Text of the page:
The Mystic of the 18th Century Who
Anticipated Helena Blavatsky’s Mission
Carlos Cardoso Aveline
Count Alessandro Cagliostro, born around 1743; a portrait
published in the book “Cagliostro, Le Maître Inconnu”, by Dr. Marc Haven
“I come from no place and belong
to no time.  Outside time my spiritual
being lives its eternal existence.”
Alessandro Cagliostro was one of the main 18th century mystics. He was also misunderstood and persecuted until he died – or at least up to the moment when he mysteriously disappeared from his cell, in an inaccessible prison belonging to the Vatican.
Anyone who challenges organized ignorance becomes a target of attacks. According to the legend of Christian gospels, Jesus Christ was condemned to the cross as a punishment for being a charlatan. Cagliostro is called a charlatan even today, and the same is true of Saint-Germain, of Helena Blavatsky and other wise thinkers and philosophers of different ages.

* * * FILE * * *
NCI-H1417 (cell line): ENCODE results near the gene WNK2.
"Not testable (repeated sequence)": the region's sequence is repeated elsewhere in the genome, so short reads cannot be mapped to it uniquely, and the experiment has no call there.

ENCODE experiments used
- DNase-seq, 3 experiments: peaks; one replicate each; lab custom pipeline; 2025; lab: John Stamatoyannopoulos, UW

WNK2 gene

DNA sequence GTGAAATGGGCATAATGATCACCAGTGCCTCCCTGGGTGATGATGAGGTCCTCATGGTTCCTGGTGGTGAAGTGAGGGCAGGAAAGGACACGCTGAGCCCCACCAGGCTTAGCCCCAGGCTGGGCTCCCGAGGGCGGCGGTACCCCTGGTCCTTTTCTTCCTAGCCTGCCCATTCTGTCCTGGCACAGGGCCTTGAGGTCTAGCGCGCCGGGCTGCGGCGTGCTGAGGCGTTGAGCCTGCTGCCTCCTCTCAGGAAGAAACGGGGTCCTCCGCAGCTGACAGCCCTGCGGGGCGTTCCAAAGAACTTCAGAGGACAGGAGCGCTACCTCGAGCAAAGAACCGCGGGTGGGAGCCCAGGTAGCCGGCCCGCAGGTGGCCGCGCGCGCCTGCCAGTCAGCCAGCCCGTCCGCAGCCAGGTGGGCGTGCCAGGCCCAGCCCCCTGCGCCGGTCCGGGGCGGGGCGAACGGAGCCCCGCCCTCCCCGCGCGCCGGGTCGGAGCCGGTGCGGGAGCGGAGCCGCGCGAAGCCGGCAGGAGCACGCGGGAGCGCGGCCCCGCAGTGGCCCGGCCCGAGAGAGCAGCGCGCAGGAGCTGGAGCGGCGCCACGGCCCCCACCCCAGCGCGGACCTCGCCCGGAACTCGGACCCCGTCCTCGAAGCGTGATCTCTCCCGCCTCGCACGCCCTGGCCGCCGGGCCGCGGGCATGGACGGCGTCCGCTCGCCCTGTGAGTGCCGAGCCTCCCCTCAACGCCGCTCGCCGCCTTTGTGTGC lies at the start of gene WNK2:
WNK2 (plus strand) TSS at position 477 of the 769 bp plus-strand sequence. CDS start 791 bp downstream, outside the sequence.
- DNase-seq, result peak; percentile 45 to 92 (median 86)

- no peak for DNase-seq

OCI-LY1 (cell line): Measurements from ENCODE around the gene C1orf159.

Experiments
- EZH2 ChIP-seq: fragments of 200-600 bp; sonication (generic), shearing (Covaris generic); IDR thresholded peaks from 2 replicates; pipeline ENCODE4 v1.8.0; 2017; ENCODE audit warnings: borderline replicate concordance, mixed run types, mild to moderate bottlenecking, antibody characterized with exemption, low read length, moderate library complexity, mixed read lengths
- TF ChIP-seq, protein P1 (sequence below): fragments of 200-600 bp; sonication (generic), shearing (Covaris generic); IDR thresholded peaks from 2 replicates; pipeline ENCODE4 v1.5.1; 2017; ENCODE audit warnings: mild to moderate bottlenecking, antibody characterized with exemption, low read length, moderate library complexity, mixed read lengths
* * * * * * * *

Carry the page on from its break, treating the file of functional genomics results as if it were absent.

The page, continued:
In spite of the slanders against Cagliostro, his work in the second half of 18th century has an internal relation with the founding – one century later – of the modern theosophical movement.
Famous for his ability to heal, Cagliostro worked on higher levels of consciousness. His effort concurred with the actions of other 18th century thinkers, including the Enlightenment philosophers of various European countries. He helped provoke great social transformations. He also made an attempt to save the masonic movement from its decadence.